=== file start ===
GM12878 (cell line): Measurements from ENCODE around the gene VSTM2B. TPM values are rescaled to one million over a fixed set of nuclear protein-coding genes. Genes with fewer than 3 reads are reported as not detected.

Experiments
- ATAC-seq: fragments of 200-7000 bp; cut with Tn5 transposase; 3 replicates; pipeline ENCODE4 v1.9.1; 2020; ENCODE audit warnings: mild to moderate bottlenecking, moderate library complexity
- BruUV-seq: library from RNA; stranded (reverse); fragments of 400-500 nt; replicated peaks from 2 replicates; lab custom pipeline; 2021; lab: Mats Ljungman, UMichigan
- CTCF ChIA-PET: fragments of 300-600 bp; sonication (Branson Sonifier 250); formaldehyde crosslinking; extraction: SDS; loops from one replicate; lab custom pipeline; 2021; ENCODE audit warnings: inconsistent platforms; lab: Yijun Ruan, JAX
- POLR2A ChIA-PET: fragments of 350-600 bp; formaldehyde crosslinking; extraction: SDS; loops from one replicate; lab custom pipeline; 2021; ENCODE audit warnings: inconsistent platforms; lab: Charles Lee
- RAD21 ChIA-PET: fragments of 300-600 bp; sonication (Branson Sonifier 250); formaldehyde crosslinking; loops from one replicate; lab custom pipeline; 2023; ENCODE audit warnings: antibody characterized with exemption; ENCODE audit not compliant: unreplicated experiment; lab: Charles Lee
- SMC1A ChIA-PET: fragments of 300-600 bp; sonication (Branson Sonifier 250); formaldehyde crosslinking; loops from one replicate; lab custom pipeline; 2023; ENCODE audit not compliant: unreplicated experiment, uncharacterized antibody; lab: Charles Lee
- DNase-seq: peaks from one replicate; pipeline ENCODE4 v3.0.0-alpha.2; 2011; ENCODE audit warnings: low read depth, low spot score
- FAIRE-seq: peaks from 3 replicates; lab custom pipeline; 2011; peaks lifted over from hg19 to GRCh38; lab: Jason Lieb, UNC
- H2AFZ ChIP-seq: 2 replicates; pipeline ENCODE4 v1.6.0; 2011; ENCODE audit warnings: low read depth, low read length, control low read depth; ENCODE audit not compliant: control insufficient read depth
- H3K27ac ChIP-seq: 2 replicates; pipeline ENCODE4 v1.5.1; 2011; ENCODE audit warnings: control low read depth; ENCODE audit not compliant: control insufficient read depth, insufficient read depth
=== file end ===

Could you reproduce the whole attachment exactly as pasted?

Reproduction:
GM12878 (cell line): Measurements from ENCODE around the gene VSTM2B. TPM values are rescaled to one million over a fixed set of nuclear protein-coding genes. Genes with fewer than 3 reads are reported as not detected.

Experiments
- ATAC-seq: fragments of 200-7000 bp; cut with Tn5 transposase; 3 replicates; pipeline ENCODE4 v1.9.1; 2020; ENCODE audit warnings: mild to moderate bottlenecking, moderate library complexity
- BruUV-seq: library from RNA; stranded (reverse); fragments of 400-500 nt; replicated peaks from 2 replicates; lab custom pipeline; 2021; lab: Mats Ljungman, UMichigan
- CTCF ChIA-PET: fragments of 300-600 bp; sonication (Branson Sonifier 250); formaldehyde crosslinking; extraction: SDS; loops from one replicate; lab custom pipeline; 2021; ENCODE audit warnings: inconsistent platforms; lab: Yijun Ruan, JAX
- POLR2A ChIA-PET: fragments of 350-600 bp; formaldehyde crosslinking; extraction: SDS; loops from one replicate; lab custom pipeline; 2021; ENCODE audit warnings: inconsistent platforms; lab: Charles Lee
- RAD21 ChIA-PET: fragments of 300-600 bp; sonication (Branson Sonifier 250); formaldehyde crosslinking; loops from one replicate; lab custom pipeline; 2023; ENCODE audit warnings: antibody characterized with exemption; ENCODE audit not compliant: unreplicated experiment; lab: Charles Lee
- SMC1A ChIA-PET: fragments of 300-600 bp; sonication (Branson Sonifier 250); formaldehyde crosslinking; loops from one replicate; lab custom pipeline; 2023; ENCODE audit not compliant: unreplicated experiment, uncharacterized antibody; lab: Charles Lee
- DNase-seq: peaks from one replicate; pipeline ENCODE4 v3.0.0-alpha.2; 2011; ENCODE audit warnings: low read depth, low spot score
- FAIRE-seq: peaks from 3 replicates; lab custom pipeline; 2011; peaks lifted over from hg19 to GRCh38; lab: Jason Lieb, UNC
- H2AFZ ChIP-seq: 2 replicates; pipeline ENCODE4 v1.6.0; 2011; ENCODE audit warnings: low read depth, low read length, control low read depth; ENCODE audit not compliant: control insufficient read depth
- H3K27ac ChIP-seq: 2 replicates; pipeline ENCODE4 v1.5.1; 2011; ENCODE audit warnings: control low read depth; ENCODE audit not compliant: control insufficient read depth, insufficient read depth